Sure an economies cycle of growth and decline is never over but most people I know are pessimistic (at best) about the future of our economy and being in a sector that looks for growing businesses I found myself asking – where is the light?
A recent research report by McKinsey Global Institute, South Africa’s Big Five: Bold Priorities for Inclusive Growth provides a view into the enormous opportunity within the South African economy.
Despite the systemic challenges we all speak of regularly and the increasingly despondent discussion had at almost every dinner table, board room and social event – the future of SA can look bright – so bright that this report outlines focus area which can result in an incredible 3.4million new jobs and 4.7% GDP by 2030.
In 2030, 10 year olds of today will be 25 and entering the job market. 25 year olds of today will be starting or growing their own businesses with skills and networks development and the rest of us would have gotten on the band wagon or be too late. Knowing these sectors is an advantage to each of us.
I don’t believe in “too late” but we should all take into account that more millionaires were born from the 07/08 financial crisis – opportunity is where lack is… so here’s the crux of what the guru’s at McKinsey are saying in their 164 page document.
There are 5 Big Sectors for growth;
- Advanced Manufacturing:
High value production through economies or scale and the use of technology in this already highly significant sector of the economy focusing on autos, industrial equipment & machinery and chemicals has the potential to triple in size.
Whilst infrastructure projects are being announced areas in energy, water and sanitation will require strong Public Private Partnerships.
- Natural Gas:
I attended the Oil and Gas Exhibition at Sandton Convention Center this week and was amazed to learn how through an integrated approach in utilizing gas for local and regional consumption that the single biggest obstacle to growth on the continent can be resolved. Natural gas plants are fast to build and entail low capital costs – gas can be imported and if reserves are proven sourced locally.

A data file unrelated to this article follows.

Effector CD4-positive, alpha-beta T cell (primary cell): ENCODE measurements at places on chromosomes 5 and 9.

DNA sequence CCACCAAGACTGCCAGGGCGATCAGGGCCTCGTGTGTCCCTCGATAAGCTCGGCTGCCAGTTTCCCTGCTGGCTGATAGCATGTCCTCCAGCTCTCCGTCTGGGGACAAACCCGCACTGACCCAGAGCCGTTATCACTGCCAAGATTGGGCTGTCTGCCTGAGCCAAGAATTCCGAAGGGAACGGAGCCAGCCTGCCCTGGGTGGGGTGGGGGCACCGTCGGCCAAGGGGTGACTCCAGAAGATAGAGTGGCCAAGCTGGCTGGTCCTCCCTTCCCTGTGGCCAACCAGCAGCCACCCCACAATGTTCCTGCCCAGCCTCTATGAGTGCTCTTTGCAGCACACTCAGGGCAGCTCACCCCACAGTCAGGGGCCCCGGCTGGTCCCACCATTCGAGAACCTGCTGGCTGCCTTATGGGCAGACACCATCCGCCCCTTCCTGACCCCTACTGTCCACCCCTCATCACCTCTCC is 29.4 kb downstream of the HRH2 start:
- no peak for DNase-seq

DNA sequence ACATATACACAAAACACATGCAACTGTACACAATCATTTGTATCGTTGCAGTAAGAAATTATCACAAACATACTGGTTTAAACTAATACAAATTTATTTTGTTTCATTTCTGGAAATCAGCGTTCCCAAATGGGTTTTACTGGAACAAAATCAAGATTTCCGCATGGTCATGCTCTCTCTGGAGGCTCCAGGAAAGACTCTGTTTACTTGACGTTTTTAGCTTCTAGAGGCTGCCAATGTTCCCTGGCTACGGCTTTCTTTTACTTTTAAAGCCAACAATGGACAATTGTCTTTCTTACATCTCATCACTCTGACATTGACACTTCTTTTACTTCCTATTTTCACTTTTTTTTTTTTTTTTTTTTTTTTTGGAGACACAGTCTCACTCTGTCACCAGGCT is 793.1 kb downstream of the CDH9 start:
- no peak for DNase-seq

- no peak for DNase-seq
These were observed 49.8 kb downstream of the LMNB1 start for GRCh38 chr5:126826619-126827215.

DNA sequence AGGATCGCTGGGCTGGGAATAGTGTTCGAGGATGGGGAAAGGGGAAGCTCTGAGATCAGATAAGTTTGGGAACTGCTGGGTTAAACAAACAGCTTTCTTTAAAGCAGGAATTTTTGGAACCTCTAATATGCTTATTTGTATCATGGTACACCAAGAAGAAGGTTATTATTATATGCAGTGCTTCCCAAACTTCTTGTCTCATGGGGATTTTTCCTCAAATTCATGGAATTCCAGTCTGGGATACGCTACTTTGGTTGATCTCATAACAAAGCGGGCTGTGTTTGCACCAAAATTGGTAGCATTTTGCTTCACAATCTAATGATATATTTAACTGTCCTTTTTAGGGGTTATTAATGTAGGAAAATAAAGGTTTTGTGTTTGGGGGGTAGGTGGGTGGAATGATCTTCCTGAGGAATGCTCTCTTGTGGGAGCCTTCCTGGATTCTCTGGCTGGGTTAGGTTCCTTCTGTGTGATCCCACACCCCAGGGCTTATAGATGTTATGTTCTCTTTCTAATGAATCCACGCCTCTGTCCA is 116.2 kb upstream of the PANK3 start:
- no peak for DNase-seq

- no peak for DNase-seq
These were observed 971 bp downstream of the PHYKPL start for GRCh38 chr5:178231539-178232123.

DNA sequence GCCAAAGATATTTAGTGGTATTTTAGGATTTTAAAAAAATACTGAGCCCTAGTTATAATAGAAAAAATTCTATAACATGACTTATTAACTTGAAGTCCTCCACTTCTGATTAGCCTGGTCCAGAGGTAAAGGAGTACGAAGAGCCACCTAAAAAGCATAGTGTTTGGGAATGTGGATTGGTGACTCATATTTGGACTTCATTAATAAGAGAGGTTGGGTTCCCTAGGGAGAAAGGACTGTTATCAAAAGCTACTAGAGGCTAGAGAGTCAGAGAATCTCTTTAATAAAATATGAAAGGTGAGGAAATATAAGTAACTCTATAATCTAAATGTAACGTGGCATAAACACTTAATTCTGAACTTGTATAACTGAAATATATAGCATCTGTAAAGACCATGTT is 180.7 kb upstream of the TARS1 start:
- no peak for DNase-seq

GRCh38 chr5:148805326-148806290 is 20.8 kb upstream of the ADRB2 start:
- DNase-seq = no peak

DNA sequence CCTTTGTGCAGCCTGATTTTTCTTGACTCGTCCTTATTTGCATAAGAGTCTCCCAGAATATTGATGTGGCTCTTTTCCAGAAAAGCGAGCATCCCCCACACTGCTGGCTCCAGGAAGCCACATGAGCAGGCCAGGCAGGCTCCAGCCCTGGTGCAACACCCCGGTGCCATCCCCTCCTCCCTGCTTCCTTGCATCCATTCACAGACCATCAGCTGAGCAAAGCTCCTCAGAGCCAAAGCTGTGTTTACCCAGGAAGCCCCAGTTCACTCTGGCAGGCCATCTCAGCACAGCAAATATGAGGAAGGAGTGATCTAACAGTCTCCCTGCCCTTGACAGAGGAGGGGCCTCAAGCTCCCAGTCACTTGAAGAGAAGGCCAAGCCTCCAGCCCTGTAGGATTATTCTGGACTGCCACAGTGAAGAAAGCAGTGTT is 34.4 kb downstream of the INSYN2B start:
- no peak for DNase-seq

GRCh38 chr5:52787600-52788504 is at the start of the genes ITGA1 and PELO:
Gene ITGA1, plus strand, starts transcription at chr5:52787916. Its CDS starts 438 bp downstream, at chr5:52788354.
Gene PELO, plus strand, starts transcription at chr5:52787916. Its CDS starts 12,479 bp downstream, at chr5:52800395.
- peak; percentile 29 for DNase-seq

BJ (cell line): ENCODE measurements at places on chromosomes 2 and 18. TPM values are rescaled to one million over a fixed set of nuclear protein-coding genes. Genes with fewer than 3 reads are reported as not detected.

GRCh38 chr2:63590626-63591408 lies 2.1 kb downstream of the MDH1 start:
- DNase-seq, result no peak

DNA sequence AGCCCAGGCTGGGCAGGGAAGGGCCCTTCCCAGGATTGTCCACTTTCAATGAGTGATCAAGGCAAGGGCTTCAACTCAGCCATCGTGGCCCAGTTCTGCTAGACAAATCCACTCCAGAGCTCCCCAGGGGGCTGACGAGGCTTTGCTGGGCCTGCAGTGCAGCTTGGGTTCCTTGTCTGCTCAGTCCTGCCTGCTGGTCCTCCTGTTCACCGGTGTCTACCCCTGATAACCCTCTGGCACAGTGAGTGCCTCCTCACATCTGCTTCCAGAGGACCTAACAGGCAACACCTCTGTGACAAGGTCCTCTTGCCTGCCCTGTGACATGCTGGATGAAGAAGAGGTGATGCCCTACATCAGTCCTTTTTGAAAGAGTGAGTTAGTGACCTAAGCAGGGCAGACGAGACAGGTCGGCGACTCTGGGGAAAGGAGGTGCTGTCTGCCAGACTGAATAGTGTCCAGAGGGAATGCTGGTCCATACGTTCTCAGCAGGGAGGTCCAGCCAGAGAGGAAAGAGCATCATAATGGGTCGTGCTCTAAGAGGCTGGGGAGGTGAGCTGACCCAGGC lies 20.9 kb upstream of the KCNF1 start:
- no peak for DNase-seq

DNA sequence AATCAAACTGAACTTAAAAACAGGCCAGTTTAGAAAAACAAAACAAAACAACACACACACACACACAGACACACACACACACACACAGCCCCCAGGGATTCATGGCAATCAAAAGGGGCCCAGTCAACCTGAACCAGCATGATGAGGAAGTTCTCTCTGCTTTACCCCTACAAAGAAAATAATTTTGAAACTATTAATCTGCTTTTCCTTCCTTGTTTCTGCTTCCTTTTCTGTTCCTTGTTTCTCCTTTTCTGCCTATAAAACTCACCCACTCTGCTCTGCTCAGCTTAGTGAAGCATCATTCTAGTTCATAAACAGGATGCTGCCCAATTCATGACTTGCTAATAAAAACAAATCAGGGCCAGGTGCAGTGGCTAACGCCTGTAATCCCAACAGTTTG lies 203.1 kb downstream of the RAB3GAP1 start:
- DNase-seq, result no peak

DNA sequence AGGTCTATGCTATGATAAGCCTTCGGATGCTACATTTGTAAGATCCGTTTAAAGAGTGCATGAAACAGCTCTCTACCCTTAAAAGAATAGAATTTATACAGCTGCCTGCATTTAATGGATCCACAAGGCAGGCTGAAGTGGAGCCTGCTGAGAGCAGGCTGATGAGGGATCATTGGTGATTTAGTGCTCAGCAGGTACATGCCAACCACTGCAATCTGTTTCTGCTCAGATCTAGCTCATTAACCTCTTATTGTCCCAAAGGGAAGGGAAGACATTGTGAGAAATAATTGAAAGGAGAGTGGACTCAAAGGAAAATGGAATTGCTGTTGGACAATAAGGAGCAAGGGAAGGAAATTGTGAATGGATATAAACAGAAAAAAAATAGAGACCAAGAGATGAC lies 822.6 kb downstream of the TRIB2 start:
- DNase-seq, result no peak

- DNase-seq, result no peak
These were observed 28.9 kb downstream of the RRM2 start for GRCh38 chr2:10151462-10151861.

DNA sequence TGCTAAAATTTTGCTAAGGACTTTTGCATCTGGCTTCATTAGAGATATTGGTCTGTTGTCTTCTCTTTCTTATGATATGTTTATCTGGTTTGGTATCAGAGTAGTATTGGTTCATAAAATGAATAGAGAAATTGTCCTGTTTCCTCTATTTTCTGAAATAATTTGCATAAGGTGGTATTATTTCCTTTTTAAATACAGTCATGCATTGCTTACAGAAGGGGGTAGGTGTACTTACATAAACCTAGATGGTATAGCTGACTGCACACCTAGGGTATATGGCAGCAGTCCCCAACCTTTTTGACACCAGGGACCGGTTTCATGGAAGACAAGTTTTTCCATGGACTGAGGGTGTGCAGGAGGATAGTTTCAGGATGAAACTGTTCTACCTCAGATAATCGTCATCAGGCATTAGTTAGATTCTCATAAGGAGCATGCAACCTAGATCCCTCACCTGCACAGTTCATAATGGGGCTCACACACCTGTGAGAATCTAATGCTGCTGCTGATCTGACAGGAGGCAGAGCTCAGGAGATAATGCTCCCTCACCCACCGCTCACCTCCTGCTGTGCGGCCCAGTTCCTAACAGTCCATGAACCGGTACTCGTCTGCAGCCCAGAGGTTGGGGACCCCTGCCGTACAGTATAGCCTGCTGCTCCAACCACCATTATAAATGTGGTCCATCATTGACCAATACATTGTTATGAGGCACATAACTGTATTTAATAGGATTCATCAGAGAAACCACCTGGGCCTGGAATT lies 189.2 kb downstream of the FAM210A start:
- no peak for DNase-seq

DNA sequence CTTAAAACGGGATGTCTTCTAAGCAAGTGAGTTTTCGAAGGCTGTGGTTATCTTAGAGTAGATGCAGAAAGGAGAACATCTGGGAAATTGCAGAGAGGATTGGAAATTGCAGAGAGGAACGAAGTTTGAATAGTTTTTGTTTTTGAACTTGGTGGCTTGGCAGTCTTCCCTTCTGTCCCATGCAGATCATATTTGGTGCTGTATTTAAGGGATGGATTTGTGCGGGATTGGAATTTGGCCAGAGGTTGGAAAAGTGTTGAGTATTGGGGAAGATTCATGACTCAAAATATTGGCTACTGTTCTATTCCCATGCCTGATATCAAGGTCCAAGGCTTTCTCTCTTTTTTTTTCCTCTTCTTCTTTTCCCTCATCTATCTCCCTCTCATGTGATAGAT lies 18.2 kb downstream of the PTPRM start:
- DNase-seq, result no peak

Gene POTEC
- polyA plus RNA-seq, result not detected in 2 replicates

- Service Exports:
South Africa has highly developed service industries, yet it currently captures only 2% of the rest of sub-Saharan Africa’s market for service imports, which is worth nearly half a trillion rand. Identified sectors include the financial and construction sectors.
- Raw and Processed Agricultural Exports:
With consumption rising in markets throughout sub Saharan Africa and Asia, South Africa could triple its agricultural exports by 2030.
“The big five are mutually reinforcing, and their successful implementation will benefit many other sectors of the economy. All of them depend on two critical enablers, though: building South Africa’s skilled labour force through a dramatic expansion of vocational training, and forging a true development partnership between government and business.”
The lesson from this report is: while in the tunnel make sure your on the right track, find niche and growing markets to enter or affiliate with, up-skill and improve productivity and strategically find partnerships and solutions to help you achieve this. The opportunity is available for those that will seek improvements in their current businesses, invest wisely and utilize the enabling mechanisms they may have available to them to grow the economy and walk the long walk to economic freedom – it could be just 15 years away.